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Contextualization in World Missions: Mapping and Assessing Evangelical Models

by A. Scott Moreau

—Reviewed by W. Stephen Gunter, associate dean and research professor of evangelism and Wesleyan studies, Duke Divinity School.

Kregel Academic, Grand Rapids, MI, 49501, 2012, 429 pages, $28.99.

Reviewed by W. Stephen Gunter, associate dean and research professor of evangelism and Wesleyan studies, Duke Divinity School.

Most instructive to me in Scott Moreau’s Contextualization in World Missions are the opening overview of contextual models and the heart of the book that unpacks the contextual models. These are perhaps the supreme strength of the book that Moreau consciously chooses to use the metaphor and method of models and mapping to set out his findings. It provides the reader with visual, conceptual models that are more easily grasped and retained. The reader will appreciate that for all of the author’s comprehensive knowledge of the related mission theory issues, he does not assume that the reader will come pre-equipped with either the vocabulary or conceptual frames of reference. The book is amazingly readable for the non-specialist.

The part of the book that seems to contribute least to the subject of contextual missional theology is his early chapter on “Revelation,” which is an extended discussion of evangelicals and theories of biblical inspiration.  He appears to make the case that a true evangelical will agree with what seems to be his position of propositionalism and literal inerrancy—“God’s revelation to humankind through the Bible is both verbal (in language) and propositional (truths are revealed) (p. 58). If Moreau followed through to unpack these words with specificity, then we would have a focused discussion on soteriology. What we have is a more expansive discussion of epistemology.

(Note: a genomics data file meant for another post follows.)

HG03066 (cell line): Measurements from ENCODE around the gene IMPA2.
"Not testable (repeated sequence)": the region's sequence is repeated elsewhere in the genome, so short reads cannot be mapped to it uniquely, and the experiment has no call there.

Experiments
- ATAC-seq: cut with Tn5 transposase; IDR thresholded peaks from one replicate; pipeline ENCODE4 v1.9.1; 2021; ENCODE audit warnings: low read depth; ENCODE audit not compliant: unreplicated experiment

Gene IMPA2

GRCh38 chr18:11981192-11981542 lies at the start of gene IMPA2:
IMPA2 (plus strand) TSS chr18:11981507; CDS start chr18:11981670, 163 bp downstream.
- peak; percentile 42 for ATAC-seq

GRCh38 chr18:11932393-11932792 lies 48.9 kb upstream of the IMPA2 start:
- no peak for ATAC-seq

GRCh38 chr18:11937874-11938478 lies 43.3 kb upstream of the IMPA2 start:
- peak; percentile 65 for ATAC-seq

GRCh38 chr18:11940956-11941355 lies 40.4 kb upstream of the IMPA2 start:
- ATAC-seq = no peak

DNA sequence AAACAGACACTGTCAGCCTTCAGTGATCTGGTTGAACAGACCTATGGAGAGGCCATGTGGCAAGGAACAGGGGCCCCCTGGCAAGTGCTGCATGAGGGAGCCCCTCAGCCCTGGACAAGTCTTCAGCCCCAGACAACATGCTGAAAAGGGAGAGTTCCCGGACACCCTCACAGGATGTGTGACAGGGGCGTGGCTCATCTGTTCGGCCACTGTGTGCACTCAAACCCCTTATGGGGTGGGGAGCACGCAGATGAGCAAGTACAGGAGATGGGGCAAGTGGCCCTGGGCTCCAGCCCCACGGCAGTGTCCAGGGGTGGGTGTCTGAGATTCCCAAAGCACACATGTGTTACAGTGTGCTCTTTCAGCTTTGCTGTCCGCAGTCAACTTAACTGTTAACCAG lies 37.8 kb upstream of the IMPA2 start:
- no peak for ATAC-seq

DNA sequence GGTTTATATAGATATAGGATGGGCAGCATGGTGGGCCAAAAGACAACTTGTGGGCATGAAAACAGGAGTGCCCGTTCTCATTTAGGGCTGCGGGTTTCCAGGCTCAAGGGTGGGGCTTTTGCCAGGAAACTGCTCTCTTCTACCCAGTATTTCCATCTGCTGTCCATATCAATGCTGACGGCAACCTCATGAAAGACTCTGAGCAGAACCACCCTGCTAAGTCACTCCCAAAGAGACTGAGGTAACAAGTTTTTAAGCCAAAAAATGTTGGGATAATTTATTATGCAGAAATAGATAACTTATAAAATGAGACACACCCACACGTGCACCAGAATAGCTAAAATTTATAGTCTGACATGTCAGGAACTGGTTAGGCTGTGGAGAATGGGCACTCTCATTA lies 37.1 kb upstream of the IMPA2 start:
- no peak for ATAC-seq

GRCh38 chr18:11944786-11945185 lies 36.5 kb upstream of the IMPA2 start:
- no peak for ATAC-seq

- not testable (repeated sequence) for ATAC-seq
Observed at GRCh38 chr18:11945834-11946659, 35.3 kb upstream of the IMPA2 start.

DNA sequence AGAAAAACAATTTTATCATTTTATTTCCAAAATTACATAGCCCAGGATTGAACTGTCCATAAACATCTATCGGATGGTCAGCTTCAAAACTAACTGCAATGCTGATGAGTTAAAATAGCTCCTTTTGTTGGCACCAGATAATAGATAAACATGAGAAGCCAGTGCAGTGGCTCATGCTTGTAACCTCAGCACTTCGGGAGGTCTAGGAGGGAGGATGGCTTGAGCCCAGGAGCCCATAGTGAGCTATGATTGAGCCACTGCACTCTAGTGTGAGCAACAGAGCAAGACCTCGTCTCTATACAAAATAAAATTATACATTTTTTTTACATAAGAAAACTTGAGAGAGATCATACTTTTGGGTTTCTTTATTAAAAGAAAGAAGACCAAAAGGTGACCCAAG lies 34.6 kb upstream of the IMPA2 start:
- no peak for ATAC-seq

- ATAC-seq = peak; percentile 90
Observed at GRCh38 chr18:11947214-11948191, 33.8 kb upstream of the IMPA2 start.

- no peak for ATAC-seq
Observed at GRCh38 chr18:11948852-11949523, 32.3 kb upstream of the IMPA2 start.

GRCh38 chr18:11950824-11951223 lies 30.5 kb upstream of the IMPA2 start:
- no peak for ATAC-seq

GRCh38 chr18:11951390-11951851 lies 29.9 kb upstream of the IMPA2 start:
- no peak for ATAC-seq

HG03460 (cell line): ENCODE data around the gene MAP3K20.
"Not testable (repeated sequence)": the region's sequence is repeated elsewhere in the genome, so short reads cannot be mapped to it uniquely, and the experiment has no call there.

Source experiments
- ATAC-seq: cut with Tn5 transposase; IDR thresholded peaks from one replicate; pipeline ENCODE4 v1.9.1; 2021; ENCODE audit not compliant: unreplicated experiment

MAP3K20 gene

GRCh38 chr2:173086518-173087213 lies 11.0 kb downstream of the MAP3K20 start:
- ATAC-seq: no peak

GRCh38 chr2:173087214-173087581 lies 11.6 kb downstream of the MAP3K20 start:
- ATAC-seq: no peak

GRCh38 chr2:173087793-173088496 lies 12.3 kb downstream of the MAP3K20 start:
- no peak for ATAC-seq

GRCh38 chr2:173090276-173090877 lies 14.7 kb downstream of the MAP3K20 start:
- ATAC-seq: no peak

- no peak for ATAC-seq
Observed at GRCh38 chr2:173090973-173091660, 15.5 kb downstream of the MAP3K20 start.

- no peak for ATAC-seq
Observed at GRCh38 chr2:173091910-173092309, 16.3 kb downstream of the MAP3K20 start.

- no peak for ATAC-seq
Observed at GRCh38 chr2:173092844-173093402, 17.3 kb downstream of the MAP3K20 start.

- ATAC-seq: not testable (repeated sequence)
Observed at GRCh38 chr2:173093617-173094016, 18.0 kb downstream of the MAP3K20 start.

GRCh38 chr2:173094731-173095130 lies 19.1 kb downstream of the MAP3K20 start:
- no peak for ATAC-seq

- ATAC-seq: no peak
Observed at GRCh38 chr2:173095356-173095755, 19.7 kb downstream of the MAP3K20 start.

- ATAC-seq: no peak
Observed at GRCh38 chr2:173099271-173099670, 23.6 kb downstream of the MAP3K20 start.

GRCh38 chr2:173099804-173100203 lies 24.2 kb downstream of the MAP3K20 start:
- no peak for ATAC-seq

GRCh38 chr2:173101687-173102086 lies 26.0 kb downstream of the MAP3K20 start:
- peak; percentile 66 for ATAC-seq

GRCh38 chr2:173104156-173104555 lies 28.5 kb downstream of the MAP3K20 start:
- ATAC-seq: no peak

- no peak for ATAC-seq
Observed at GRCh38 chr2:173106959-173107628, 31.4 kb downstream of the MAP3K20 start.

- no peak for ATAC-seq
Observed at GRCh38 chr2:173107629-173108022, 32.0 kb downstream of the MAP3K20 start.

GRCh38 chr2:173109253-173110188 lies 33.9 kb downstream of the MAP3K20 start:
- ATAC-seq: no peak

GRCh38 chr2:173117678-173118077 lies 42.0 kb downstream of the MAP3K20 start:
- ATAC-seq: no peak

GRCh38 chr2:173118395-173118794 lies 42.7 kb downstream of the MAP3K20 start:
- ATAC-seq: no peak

Moreau recognizes that not all evangelicals agree with this specific take on the epistemological issue. He seems to want to make the case that a “message that transcends culture” will be determined by our culturally bound rational processes, and furthermore, that only those who agree with his concept of an “infallible Bible” are actually being biblically congruent.

Perhaps Moreau could include a wider swath of evangelicals if he would go back to his original words about God and revelation and define the scope of the word “infallible.” If infallible means that the Bible faithfully and truly teaches all that humanity needs to know in connection with God’s saving intentions toward fallen humanity, then the Bible becomes our one true source for discerning and thereby participating in the Christian gospel.

Such a soteriological centering of scriptural truth would require a robust inclusion of Christocentricity, and surely be the only comprehensive domain around which a discussion of missional evangelism can take place among all evangelicals. This would also advance the conversation along the lines of “biblical congruence,” and we might even find that words like “infallible” could be replaced by the Bible as our “one true source of saving truth.” Certainly, this is the scriptural message that cannot be captive to any single culture, and so in that sense “transcend culture.” Would any of my evangelical colleagues find this affirmation biblically incongruent?

Students of missional theology and contextualization will return to this book time and again as a trustworthy guide—even those of us professing evangelicals whom Moreau has bracketed out as not being adequately biblically congruent. It says much about a book when its strengths far outweigh that emphasis or two that some judge less stellar. Count me among those who will return time and again to this valuable teaching resource!

EMQ, Vol. 50, No. 2, pp. 241-243. Copyright  © 2014 Billy Graham Center.  All rights reserved. Not to be reproduced or copied in any form without written permission from EMQ editors.

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